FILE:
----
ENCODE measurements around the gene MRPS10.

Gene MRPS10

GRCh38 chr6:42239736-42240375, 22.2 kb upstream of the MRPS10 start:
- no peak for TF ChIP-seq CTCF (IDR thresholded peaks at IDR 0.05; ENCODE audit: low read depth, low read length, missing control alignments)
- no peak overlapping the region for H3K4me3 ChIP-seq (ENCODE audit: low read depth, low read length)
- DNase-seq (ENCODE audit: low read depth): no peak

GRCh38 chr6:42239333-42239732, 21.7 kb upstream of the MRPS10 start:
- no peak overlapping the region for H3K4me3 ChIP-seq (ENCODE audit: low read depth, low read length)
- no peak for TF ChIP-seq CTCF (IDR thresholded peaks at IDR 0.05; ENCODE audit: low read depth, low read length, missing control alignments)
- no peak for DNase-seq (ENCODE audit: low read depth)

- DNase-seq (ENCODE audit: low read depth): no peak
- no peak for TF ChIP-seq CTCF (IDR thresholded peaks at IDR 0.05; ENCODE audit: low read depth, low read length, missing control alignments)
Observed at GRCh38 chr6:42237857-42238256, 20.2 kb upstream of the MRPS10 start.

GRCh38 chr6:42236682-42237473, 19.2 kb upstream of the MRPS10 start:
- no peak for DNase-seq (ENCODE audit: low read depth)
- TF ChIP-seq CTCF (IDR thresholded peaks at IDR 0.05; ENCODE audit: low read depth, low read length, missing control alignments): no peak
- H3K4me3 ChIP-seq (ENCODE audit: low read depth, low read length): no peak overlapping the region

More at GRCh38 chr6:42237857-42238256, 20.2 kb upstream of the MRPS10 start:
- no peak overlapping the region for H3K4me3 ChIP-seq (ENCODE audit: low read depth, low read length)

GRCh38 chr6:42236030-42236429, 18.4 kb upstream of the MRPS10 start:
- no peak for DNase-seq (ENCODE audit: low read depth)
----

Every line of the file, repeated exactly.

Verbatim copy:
ENCODE measurements around the gene MRPS10.

Gene MRPS10

GRCh38 chr6:42239736-42240375, 22.2 kb upstream of the MRPS10 start:
- no peak for TF ChIP-seq CTCF (IDR thresholded peaks at IDR 0.05; ENCODE audit: low read depth, low read length, missing control alignments)
- no peak overlapping the region for H3K4me3 ChIP-seq (ENCODE audit: low read depth, low read length)
- DNase-seq (ENCODE audit: low read depth): no peak

GRCh38 chr6:42239333-42239732, 21.7 kb upstream of the MRPS10 start:
- no peak overlapping the region for H3K4me3 ChIP-seq (ENCODE audit: low read depth, low read length)
- no peak for TF ChIP-seq CTCF (IDR thresholded peaks at IDR 0.05; ENCODE audit: low read depth, low read length, missing control alignments)
- no peak for DNase-seq (ENCODE audit: low read depth)

- DNase-seq (ENCODE audit: low read depth): no peak
- no peak for TF ChIP-seq CTCF (IDR thresholded peaks at IDR 0.05; ENCODE audit: low read depth, low read length, missing control alignments)
Observed at GRCh38 chr6:42237857-42238256, 20.2 kb upstream of the MRPS10 start.

GRCh38 chr6:42236682-42237473, 19.2 kb upstream of the MRPS10 start:
- no peak for DNase-seq (ENCODE audit: low read depth)
- TF ChIP-seq CTCF (IDR thresholded peaks at IDR 0.05; ENCODE audit: low read depth, low read length, missing control alignments): no peak
- H3K4me3 ChIP-seq (ENCODE audit: low read depth, low read length): no peak overlapping the region

More at GRCh38 chr6:42237857-42238256, 20.2 kb upstream of the MRPS10 start:
- no peak overlapping the region for H3K4me3 ChIP-seq (ENCODE audit: low read depth, low read length)

GRCh38 chr6:42236030-42236429, 18.4 kb upstream of the MRPS10 start:
- no peak for DNase-seq (ENCODE audit: low read depth)